Besides, let's be serious here. The fundies don't want women barefoot and pregnant because there's some 3% decline in ovarian cancer if they're kept that way their whole lives. They want contol. And given half a chance they'd be tapping everyone's phone, killing people in other countries for no reason, and attempting to create a theocracy.

      Hm, come to think of it, they seem to be doing pretty well...

      • jsl32 says:

        i support cultural sanction of shame, which allows people legal freedom if they are willing to deal with the social penalties (which cannot be legislated, and therefore should make any libertarian delirious with joy).

        and they aren't doing too well since fewer and fewer people are reproducing overall. which is fewer to control, etc, etc. fact is, the sex-without-consequences brigade is winning by far (nevermind that they pretty well just ignore the consequences of forcing promiscuity on all and trying to legislate social norms, a sin the secular humanists are as guilty of as the fundies).

        but i think you didn't really read anything i said, which mainly revolved around the arrogance of presuming that the Pill in any form is the only true reliable birth control women have ever had. that's pretty false.

        it's no advocacy of 'freedom' if it's ONLY the 'freedom' to make those wrong choices.

    • rodgerd says:

      Right. Like being pregnant and giving birth is safe.

      • mouseworks says:

        The reliable birth control that most people used prior to the 19th Century was lots of infant mortality.

    • revgeorge says:

      and considering that having multiple sex partners increases the average woman's risk of ladypart cancers

      So would you be in favor of some sort of vaccination that allowed women to have multiple sex partners without increasing the risk of ladypart cancers? Because a lot of anti-contraception people seem to be against preventing cervical cancer.

      • jsl32 says:

        i'm kind of torn about the vaccine, because on the one hand, you could just NOT HAVE SEX. but denying oneself instant gratification is apparently a bad bad thing or something, so if there's a drugs option, one supposes that should be made available for people who just have to have sex with lots of partners for whatever reasons.

        i mean, the whole 'it's ok if you're 400 pounds, because you can take drugs for your diabetes and joint pain' and 'it's ok to be promiscuous because herpes is practically common now and of course easily treated with valtrex' way of looking at the world i find a bit problematic. it's just as bad as trying to drug up 5 year olds with ritalin or whathaveyou, to me. it seems to me if you can get the same result just delaying instant gratification (changing behavior), well, that is free and doesn't rely on a bunch of technical fixes to what are primarily social problems.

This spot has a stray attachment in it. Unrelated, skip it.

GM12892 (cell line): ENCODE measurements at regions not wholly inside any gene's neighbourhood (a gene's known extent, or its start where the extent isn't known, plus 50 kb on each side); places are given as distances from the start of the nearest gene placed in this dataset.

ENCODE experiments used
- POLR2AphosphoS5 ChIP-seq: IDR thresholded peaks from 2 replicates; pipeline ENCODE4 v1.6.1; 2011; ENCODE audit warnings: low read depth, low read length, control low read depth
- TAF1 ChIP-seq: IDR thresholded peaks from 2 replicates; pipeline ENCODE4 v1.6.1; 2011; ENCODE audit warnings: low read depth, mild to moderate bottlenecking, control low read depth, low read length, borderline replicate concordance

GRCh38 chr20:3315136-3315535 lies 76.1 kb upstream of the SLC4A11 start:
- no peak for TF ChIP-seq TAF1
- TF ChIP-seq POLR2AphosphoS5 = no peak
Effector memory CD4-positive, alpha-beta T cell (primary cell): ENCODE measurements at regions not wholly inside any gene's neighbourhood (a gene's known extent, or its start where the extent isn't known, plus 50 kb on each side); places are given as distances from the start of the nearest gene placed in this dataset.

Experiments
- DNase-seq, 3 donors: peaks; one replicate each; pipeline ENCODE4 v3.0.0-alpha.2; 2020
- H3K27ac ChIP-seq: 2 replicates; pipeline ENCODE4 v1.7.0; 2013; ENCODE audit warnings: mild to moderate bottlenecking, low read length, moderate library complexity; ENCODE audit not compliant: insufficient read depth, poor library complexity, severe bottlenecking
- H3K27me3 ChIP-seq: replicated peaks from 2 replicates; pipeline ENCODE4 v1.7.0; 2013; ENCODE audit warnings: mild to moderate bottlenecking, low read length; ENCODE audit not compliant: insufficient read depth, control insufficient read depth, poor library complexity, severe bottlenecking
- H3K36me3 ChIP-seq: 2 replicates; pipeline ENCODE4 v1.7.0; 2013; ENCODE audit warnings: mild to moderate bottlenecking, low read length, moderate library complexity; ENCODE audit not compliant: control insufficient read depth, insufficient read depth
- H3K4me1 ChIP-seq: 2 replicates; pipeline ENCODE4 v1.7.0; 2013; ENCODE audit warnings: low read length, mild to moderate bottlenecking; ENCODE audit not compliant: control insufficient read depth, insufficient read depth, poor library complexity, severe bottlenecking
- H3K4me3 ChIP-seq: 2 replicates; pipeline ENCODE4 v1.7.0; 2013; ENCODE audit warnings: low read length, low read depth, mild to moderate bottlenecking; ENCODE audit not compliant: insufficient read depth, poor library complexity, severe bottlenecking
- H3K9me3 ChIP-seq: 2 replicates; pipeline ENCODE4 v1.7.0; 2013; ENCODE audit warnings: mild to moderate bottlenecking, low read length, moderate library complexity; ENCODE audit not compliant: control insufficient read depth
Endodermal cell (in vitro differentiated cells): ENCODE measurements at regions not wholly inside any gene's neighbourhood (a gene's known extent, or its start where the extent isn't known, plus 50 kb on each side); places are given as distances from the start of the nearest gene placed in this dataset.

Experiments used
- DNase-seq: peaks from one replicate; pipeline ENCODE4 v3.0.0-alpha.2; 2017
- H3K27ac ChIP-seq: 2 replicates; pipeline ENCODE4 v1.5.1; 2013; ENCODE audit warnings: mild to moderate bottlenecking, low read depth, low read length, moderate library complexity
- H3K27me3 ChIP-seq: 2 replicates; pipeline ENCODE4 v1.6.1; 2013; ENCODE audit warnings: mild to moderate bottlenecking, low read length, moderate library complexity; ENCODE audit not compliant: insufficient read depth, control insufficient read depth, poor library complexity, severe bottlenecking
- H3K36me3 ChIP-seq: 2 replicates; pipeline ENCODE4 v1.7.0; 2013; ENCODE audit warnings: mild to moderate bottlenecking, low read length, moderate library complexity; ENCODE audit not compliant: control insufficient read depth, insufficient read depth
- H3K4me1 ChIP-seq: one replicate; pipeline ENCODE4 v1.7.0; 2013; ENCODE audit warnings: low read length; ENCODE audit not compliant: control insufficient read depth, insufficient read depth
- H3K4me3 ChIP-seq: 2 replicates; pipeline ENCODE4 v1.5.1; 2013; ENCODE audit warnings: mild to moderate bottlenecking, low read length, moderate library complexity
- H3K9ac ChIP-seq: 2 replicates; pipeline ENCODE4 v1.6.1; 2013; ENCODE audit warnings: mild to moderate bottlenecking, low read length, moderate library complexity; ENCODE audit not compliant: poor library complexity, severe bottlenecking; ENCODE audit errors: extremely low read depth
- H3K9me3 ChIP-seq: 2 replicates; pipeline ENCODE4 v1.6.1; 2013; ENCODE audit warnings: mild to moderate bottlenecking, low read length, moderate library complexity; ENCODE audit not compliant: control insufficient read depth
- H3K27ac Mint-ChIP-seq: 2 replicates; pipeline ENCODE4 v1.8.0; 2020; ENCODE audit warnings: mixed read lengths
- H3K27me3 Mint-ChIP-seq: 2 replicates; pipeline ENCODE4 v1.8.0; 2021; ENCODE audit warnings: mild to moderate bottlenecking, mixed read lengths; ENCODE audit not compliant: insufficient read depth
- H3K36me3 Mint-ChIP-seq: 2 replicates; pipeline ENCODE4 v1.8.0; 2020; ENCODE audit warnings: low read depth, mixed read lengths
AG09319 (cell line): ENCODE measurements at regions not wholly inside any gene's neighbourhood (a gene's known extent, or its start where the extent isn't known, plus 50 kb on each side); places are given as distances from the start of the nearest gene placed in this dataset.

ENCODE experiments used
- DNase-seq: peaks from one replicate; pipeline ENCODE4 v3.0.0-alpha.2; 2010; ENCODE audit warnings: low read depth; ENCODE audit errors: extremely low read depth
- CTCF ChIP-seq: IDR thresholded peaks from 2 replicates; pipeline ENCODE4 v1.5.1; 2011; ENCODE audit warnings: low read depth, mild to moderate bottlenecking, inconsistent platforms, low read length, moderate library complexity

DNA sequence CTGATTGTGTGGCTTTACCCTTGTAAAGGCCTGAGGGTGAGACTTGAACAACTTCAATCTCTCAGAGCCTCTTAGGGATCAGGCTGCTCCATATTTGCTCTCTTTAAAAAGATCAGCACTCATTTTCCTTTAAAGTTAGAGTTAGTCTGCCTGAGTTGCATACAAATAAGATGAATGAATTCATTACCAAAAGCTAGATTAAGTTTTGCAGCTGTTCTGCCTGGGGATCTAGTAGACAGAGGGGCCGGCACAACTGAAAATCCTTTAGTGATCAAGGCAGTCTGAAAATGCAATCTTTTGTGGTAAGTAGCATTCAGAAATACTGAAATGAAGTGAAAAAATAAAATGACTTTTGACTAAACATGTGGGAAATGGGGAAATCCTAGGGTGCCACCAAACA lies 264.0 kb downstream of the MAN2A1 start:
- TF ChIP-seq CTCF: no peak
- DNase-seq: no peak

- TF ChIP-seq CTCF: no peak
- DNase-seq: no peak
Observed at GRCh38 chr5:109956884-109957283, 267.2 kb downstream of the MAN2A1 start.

• spudtater says:

          Wow! So many revolutionary ideas!

          Wait... I'm getting some myself! The cure to heroin addiction: stop taking heroin! The cure to depression: just cheer up! The cure to anorexia: eat more food! Wow, who knew these problems had such simple, elegant solutions?

        • niczar says:

          i'm kind of torn about the vaccine, because on the one hand, you could just NOT HAVE SEX.

          Are you kinda torn about seat belts? 'Cuz you could just not use a car.

        • qacdefeej says:

          Silly me! I thought it was part of a healthy life!

      • rodgerd says:

        But then people who had sex wouldn't have the horrible, agonising deaths they so richly deserve.

    • cemeteryconsort says:

      I'm game, what is this 'reliable birth control' that has been around for millennia? And if it were so reliable, why didn't anyone else know about it, making the pill such a phenonmenon?

      • dr_memory says:

        He/she/it is talking about "Natural Family Planning", AKA "Fertility Awareness", AKA the rhythm method. (Ie: he/she/it is a religious Catholic spouting church scare propaganda but is too chickenshit to come out and say it.)

        (oops, reposted with fixed html, sorry)

        • cemeteryconsort says:

          Funny, my neighbor was just telling me how her husband's aunts and uncles all used the rhythm method, and they all have five or more kids each. The one that used other 'family planning' had two kids, as planned. Wonder which one has a better track record?

          • dr_memory says: